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Space technology is transforming industries on Earth – and industries on Space technology is transforming industries on Earth – and industries on Earth revolutionise business approaches in Space. Both streams have a common aim: sustainable growth. Think of precision farming, smarter and greener logistics, and breakthroughs in healthcare. The collaboration between the academic and business worlds and the space sector at the European Space Agency (ESA) is more important now than ever, with the World Bank estimating that the space economy will be worth US$1.3 trillion by 2035. Alumnus Niels Eldering, Head of ESA Business Incubation Centres, has been a visionary in seeing the opportunities that partnerships with business schools like  Rotterdam School of Management, Erasmus University (RSM) could bring in helping to explore how space technology could be used commercially – and how new business modelling can change the space industry. For the last 20 years, Eldering has helped strengthen the partnership between RSM and ESA by inviting top business students to work on projects to develop innovative business ideas aimed at solving real-world problems and create a more sustainable world. Eldering and RSM recently commemorated the anniversary of this partnership with a special event to celebrate the alliance between ESA and RSM'sMSc International Management/CEMS programme.

New business ideas

The collaboration between RSM, the Global Alliance in Management Education (CEMS) and ESA has become an accelerator for bringing business management education into the space sector, and space into business management education. Nearly 300 projects have reached more than 2,000 students at RSM over the past 20 years, with participants coming from the International Management/CEMS programme, from RSM’s MScBA Master in Management, from RSM’s BSc honours track, and the RSM STAR study association. Additionally, students and business professionals meet ESA through numerous guest lectures at RSM and the executive education programme Space for Business.

The ingenuity of those who create space technology is tremendous, but there’s also an important role for business education in fostering new entrepreneurs and connecting them with scientists and engineers so they can shape the future together. This 20-year collaboration between RSM, CEMS and ESA has resulted in hundreds of business ideas – an excellent example of how young business leaders can help shape the future of the industry.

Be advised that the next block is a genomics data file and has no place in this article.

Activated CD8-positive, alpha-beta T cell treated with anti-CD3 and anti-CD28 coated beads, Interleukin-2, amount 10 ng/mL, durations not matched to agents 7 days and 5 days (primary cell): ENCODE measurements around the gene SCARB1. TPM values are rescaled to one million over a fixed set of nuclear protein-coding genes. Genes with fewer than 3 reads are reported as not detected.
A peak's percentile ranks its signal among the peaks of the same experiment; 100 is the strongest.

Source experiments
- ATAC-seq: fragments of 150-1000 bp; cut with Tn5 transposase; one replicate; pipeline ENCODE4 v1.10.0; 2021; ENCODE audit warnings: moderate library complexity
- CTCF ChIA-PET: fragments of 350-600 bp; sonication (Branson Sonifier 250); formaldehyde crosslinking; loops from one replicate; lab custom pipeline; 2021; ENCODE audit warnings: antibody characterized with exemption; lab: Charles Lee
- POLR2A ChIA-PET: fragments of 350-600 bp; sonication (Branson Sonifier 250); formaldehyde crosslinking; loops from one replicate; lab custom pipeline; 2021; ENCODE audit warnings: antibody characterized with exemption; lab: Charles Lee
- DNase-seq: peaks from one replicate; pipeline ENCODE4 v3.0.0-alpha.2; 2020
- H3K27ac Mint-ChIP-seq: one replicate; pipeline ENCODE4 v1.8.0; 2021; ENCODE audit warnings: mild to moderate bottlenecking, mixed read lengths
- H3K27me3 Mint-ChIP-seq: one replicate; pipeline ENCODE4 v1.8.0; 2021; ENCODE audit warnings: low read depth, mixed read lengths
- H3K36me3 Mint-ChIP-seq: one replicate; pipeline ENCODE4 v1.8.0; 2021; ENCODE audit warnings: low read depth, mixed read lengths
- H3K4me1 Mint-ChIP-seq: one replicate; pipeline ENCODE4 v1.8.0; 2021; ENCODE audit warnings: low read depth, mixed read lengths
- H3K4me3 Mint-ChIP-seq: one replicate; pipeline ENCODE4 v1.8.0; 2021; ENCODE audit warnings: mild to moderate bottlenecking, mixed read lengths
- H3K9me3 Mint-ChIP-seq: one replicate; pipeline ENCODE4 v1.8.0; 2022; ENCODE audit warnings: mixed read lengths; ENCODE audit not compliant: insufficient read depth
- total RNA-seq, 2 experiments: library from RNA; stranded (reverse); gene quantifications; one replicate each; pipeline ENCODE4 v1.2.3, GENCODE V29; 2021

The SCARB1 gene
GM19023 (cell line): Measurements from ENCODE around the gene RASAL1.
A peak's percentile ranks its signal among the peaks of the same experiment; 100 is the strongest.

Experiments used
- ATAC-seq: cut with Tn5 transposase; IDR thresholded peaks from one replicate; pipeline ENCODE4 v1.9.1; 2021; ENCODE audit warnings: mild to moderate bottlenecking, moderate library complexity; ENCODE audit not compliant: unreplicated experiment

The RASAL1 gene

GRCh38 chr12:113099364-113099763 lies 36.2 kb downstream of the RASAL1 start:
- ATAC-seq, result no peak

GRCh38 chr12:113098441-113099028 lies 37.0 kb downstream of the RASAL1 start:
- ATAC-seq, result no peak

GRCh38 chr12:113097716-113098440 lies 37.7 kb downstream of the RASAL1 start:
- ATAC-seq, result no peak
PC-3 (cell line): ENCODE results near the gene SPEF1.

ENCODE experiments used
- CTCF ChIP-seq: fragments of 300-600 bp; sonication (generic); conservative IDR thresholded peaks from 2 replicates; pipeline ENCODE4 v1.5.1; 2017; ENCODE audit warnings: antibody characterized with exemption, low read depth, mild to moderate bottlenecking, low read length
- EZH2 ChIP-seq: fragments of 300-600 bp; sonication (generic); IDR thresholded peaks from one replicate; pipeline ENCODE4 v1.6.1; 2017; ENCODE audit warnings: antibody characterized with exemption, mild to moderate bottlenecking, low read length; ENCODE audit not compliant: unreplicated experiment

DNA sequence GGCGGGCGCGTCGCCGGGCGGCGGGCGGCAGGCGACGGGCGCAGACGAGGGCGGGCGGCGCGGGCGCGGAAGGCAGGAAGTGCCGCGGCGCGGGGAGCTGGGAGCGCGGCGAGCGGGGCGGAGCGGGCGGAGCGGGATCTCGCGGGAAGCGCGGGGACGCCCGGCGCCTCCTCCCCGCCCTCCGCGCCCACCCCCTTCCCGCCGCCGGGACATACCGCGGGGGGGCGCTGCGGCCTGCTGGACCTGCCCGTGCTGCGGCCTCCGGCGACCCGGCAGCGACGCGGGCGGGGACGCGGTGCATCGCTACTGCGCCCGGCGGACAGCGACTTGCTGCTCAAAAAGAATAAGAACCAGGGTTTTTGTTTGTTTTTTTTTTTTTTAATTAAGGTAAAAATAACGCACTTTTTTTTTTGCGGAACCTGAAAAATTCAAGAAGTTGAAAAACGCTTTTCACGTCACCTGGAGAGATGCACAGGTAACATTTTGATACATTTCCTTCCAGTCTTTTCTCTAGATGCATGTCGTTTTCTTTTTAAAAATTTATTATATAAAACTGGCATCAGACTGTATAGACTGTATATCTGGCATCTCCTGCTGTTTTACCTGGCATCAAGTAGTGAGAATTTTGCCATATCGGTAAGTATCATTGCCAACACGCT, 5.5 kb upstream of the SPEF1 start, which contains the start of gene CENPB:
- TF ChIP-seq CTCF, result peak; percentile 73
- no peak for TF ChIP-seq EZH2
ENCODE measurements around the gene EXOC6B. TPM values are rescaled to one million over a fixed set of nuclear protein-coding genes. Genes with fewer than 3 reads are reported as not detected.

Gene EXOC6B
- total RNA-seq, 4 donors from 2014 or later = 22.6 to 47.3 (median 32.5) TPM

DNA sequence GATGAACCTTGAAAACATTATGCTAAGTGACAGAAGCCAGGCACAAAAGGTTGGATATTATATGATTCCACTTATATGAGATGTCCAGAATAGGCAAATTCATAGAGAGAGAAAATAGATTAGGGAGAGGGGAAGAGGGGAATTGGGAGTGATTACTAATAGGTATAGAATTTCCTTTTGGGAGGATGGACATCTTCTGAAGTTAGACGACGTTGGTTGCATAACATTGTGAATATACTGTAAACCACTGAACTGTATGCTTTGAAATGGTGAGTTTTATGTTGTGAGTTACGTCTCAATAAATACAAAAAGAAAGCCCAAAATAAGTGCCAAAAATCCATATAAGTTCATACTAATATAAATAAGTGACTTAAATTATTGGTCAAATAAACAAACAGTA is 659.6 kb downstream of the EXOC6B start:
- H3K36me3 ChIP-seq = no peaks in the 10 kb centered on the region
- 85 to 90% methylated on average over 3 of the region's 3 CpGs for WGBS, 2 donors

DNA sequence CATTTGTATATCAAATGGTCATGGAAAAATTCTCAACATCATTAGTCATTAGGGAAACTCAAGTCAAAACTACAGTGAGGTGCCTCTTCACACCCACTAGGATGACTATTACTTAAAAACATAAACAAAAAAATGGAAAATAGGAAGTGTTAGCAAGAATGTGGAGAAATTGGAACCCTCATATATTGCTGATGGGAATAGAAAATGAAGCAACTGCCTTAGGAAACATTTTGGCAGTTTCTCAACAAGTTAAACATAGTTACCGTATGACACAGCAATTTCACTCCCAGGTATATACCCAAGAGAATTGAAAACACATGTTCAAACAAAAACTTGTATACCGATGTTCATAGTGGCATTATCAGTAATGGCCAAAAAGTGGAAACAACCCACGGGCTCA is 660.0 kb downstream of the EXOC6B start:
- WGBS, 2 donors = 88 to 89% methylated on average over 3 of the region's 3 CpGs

“ESA is a high-profile organisation that works on the future of mankind,” says Dr René Olie, academic director of RSM’s CEMS programme. “The innovativeness of the space sector and the fact that commercialisation and entrepreneurship increasingly become important makes it a natural fit for RSM.”


Anniversary symposium

In June, RSM, CEMS and ESA celebrated these 20 years of successful collaboration with an anniversary symposium, reflecting on the partnership journey so far, exploring the possibilities ahead, and discussing how business schools can shape the future of the space economy and commercialisation. Among the attendees were CEMS alumni, students and stakeholders from RSM, ESA and CEMS.

In addition to Eldering (who was presented with an RSM Distinguished Alumni Award in 2015 for his success in bringing technology into business and education), other speakers in the 20th anniversary event’s programme included Dr Dietmar Pilz, who explained how to run large technology projects with business knowledge; Philips Thomas, who gave insight into Europe’s current and future involvement in space exploration; Apostolia Karamali, who talked about stimulating international co-operation between Europe and ESA. 


The business of rocket science

“It’s clear: space needs business talents,” says Eldering, explaining how the ESA block seminar took shape. “My mission is to engage business education and research with this cosmos of business opportunities. The obvious choice was to engage with CEMS, the Global Alliance in Management Education, as this international format is most reciprocal to an international organisation such as ESA.”

The idea for the first CEMS-ESA block seminar came in 2004 emerging from Eldering’s own management studies and an ESA-sponsored trip to French Guyana, South America in 2002, where he studied alongside engineering students who were captivated by the superstructure and launch site of the Ariane rockets. Eldering realised that he was more interested in the business operations that are needed to make this technology happen, so he talked to CEOs of the companies that were building and supplying the launch site. Studying the co-ordination of satellite companies, insurance companies, regional economic development agencies, and the local population and their businesses, he began to understand how space technology and business could interact and collaborate, and why business students should be a part of it.


20 years of innovation and entrepreneurship

Today, the week-long block seminar study project is managed by RSM and hosted by Eldering’s team at ESA’s establishment ESTEC, the European Technology and Research Centre, in Noordwijk, the Netherlands. Every year, among the 2000 specialists working at ESTEC, around 65 students participate in two block seminars, half of them from RSM and half from the other 33 CEMS partner schools.

The block seminars provide an opportunity to share ideas and network during this compulsory element in the international management education CEMS programme. Students are able to hone their creativity and consultancy skills as they learn about innovation and entrepreneurship in an increasingly important high-tech industry.


An accelerator in the space sector